Refinishing Knotty Pine Cabinets Refinishing Knotty Pine Cabinets

What You'll Need
100-grit sandpaper
Hand sander
Rag
Wood conditioner
Paintbrush
Stain
Wood varnish
50-grit sandpaper

Knotty pine is a relatively soft wood, and it is highly susceptible to wear and tear over time, so to keep your cabinets in the best possible condition, you will have to refinish them every once in a while. The following set of step-by-step instructions will give you all the information you need to refinish your knotty pine cabinets yourself.

Step 1 - Sand the Cabinets

The first thing you need to do is remove any previous finish from the cabinets. Clamp the 100-grit sandpaper to your hand sander, and sand all surfaces on the cabinets, both inside and out, until all the finish is gone. You will probably have to focus most on the coarse limb knots because they soak up finish better than the rest of the wood. Thoroughly sanding the cabinet will open up wood pores so that they will soak up your varnish.

Step 2 - Clean the Cabinets

Use a moist rag to completely wipe down the cabinets. Make sure to remove any stains that made it through the sanding process or dust left from the sandpaper before you continue.

Step 3 – Apply Stain if Desired

If you’re seeking to change the color of your pine wood, now is the time to apply your choice of stain. However, you’ll want to start with a wood conditioner or pre-stain on pine due to the fact that this type of wood can stain unevenly if not pre-treated.

Apply the conditioner even across the entire surface with a paint brush and follow it up with a light sanding with a fine-grit paper. Wipe away any dust that remains and then you can apply your stain with a rag.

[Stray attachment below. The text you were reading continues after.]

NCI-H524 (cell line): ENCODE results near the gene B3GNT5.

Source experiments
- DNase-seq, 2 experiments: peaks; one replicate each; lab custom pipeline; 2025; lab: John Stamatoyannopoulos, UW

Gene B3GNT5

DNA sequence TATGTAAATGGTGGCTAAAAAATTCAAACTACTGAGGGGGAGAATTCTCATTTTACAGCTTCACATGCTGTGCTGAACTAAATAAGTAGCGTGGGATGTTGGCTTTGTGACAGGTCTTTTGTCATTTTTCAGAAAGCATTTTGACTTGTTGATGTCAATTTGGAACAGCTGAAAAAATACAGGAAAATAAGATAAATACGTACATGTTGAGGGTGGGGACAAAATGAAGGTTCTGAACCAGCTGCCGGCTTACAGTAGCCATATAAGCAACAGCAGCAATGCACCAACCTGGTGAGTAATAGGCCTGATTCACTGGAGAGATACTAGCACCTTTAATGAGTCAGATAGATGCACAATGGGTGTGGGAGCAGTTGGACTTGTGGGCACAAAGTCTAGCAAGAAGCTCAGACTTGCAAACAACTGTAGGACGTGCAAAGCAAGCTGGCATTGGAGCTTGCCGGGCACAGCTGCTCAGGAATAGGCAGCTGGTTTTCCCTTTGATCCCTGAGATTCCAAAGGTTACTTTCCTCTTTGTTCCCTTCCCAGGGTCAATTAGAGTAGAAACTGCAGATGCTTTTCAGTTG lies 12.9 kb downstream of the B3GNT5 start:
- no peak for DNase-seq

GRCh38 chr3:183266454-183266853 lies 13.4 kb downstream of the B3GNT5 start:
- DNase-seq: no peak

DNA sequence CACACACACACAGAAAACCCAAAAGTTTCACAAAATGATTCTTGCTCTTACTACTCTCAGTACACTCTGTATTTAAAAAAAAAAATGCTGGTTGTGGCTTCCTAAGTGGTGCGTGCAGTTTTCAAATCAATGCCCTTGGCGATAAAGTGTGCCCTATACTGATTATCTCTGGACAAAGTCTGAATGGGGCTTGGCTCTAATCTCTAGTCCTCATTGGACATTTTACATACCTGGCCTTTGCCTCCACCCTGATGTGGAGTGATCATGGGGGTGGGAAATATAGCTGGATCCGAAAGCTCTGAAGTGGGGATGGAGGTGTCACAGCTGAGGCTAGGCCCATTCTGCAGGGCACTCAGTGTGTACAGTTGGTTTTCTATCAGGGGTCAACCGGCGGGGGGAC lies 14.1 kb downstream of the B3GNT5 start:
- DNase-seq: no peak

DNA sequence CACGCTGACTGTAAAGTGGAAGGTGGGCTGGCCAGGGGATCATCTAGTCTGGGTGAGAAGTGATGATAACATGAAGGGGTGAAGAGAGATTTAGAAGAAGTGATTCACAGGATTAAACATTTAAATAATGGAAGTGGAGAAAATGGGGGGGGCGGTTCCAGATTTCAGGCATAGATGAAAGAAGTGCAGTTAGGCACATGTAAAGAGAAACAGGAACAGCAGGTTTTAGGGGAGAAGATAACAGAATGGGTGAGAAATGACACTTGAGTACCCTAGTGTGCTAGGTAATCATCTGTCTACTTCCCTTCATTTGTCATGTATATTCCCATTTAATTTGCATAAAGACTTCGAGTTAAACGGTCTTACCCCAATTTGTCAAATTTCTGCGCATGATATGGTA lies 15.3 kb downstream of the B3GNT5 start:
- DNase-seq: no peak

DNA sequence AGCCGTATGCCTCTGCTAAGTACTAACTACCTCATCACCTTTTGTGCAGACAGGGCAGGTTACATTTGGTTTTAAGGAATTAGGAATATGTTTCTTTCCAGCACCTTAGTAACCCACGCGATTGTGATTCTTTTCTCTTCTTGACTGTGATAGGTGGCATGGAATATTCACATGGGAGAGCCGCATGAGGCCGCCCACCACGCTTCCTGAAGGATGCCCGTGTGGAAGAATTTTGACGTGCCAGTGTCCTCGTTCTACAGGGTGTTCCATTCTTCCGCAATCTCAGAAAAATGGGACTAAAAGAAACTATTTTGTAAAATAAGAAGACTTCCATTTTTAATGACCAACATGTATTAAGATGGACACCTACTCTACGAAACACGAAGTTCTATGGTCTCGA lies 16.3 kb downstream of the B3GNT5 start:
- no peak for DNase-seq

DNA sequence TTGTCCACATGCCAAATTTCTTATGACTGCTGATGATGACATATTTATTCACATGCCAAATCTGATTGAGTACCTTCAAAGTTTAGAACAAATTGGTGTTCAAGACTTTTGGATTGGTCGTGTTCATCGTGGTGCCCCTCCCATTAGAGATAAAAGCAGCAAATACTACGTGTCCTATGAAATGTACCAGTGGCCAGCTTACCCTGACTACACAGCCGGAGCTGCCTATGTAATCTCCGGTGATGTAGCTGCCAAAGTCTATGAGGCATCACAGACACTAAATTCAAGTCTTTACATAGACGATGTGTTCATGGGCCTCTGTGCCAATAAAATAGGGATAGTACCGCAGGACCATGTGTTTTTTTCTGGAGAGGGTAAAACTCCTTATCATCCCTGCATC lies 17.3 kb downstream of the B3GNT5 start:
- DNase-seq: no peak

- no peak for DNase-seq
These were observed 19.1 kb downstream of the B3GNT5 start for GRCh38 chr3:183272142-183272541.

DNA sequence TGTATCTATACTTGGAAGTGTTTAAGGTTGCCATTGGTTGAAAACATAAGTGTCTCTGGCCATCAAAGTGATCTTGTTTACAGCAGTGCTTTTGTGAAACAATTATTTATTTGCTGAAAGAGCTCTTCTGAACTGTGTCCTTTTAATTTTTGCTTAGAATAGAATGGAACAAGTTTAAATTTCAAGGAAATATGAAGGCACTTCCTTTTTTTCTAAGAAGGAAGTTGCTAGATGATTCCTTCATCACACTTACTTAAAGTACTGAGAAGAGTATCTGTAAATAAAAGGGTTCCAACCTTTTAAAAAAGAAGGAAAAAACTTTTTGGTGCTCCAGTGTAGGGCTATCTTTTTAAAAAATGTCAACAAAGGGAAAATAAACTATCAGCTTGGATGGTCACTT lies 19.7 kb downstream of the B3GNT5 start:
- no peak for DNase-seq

Step 4 - Varnish the Exterior

Wood varnish gives off harmful fumes, so you should move your project to a well-ventilated work area or open up any windows in your current room. Since the shape of cabinets is a little awkward for applying wood varnish, you may want to finish the insides and the outsides of the cabinets separately. Alternatively, to make the process a little less complicated, you may want to remove the cabinet doors before you start and varnish them separately from the rest of the cabinet.

Use your paint brush to spread a thin coat of varnish over the whole exterior of the cabinet, making sure to spread it as evenly as possible. Let the cabinet dry for at least 24 hours. During this time, the varnish will harden and any wood dust or other contaminants will rise to the surface of the varnish, making tiny bumps.

Step 5 - Varnish Interior and Sand Exterior

Sand the outsides of the cabinets with 50-grit sandpaper to remove these raised contaminants. Then, apply your first layer of varnish to the interiors of the cabinets.

Step 6 - More Varnish and Sanding

After 24 more hours, sand the interiors of the cabinets as well, and add another coat of varnish to the outsides of the cabinets. Once again, repeat the cycle by letting them it for another 24 hours, before you paint one more another layer to the inside.

Once the second coat has dried, you can decide whether you want to continue applying coats of varnish or return the knotty pine cabinets their place. Keep in mind that each successive layer of varnish will make the wood darker and must be allowed to dry for 24 hours before another layer can be added.

After only a few years, knotty pine cabinets can go from the nice, grainy "country cabin" look characteristic of knotty pine to a dull gray, worn appearance. The process of refinishing your cabinets is easy and straightforward, and you should have no trouble maintaining the wood to keep it looking at its best.

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